Supreme Court will not hear Shafia's appeal in family killings

The Supreme Court of Canada will not hear the case of Hamed Shafia, convicted of murdering his three sisters and another woman.

4 members of Montreal family found dead in 2009 in Kingston, Ont.

Lawyers for Hamed Shafia argue he was a youth at the time of the offences and deserves a new trial. (Lars Hagberg/Canadian Press)
The Supreme Court of Canada will not hear the case of a man convicted of murdering his three sisters and another woman.

Hamed Shafia had asked the top court for leave to appeal, arguing new evidence showing he was a youth at the time of the deaths should not have been dismissed.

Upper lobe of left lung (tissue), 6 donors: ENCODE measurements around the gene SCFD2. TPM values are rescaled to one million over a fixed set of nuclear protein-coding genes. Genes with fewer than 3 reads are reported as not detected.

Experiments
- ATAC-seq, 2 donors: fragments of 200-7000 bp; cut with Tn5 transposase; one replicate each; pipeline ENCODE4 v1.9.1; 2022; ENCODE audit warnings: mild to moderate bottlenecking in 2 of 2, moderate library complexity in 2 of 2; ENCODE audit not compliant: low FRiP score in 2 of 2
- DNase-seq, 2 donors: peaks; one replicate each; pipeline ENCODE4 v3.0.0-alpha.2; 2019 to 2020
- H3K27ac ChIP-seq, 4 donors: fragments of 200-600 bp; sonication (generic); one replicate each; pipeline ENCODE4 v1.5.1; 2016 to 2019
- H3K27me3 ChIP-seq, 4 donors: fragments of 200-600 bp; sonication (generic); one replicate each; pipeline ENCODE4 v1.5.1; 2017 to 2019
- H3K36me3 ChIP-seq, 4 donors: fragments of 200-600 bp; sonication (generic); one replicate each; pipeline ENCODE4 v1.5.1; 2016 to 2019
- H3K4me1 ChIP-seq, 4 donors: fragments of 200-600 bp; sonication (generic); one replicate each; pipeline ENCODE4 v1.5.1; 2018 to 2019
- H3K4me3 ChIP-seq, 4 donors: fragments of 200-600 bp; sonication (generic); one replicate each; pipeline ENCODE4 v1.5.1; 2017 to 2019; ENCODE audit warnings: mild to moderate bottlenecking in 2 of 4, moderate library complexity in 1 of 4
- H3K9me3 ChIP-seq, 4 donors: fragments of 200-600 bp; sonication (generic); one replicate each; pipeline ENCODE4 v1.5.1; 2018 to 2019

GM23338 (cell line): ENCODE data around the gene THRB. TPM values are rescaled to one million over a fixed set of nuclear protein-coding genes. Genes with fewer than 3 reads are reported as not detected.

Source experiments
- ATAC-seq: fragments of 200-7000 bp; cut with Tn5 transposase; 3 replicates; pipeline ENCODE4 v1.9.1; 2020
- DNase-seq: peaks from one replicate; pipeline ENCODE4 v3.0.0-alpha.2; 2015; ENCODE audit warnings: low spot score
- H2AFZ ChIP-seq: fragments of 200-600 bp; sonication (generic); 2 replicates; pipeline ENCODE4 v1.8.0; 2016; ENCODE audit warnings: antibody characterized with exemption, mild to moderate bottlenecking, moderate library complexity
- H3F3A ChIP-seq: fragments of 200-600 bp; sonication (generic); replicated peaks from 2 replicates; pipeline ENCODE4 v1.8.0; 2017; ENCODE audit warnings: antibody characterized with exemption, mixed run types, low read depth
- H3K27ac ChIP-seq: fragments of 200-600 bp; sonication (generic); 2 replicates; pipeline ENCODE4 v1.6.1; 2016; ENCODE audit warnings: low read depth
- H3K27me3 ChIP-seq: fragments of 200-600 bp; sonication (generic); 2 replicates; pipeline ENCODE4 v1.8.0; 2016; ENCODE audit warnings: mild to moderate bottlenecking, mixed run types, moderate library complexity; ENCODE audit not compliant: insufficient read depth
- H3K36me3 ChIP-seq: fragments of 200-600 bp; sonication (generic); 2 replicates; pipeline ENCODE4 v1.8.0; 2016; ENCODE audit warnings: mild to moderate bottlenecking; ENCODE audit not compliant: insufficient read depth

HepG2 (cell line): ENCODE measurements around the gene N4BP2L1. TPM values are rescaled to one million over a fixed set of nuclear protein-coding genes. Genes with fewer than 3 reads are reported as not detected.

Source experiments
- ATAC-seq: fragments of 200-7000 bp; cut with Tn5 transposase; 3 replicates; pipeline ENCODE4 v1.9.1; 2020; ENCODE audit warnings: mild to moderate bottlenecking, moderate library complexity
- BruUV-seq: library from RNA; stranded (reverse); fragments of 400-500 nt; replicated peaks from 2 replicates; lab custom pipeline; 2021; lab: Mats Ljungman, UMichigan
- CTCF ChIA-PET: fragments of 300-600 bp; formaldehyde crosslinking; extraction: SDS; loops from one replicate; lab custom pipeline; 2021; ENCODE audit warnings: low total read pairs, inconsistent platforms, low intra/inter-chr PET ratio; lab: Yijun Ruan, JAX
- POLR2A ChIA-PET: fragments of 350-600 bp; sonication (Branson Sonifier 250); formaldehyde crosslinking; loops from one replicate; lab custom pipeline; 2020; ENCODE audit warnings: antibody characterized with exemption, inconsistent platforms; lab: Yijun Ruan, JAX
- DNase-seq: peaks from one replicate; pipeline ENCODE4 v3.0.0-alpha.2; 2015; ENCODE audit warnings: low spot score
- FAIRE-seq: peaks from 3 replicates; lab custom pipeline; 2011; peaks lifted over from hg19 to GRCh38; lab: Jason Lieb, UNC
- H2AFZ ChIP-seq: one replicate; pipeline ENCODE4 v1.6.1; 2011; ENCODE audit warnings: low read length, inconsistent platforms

On Thursday, the SCC announced it will not hear the appeal, as usual giving no reason for the decision.

Shafia and his parents were found guilty in January 2012 of four counts of first-degree murder in the deaths of his teenage sisters and his father's first wife in a polygamous marriage.

The four bodies were found in the Montreal family's car at the bottom of the Rideau Canal in Kingston, Ont., in June 2009.

Shafia previously filed an appeal with the Court of Appeal for Ontario, alleging new evidence showed he was too young to be tried as an adult and should have been tried separately.

The appeal court found no reason to allow Shafia's new evidence, which it said was not compelling.

In his application for leave to appeal at the Supreme Court of Canada, Shafia's lawyers argue the appeal court was wrong and had not applied what is known as the Palmer test for admitting fresh evidence.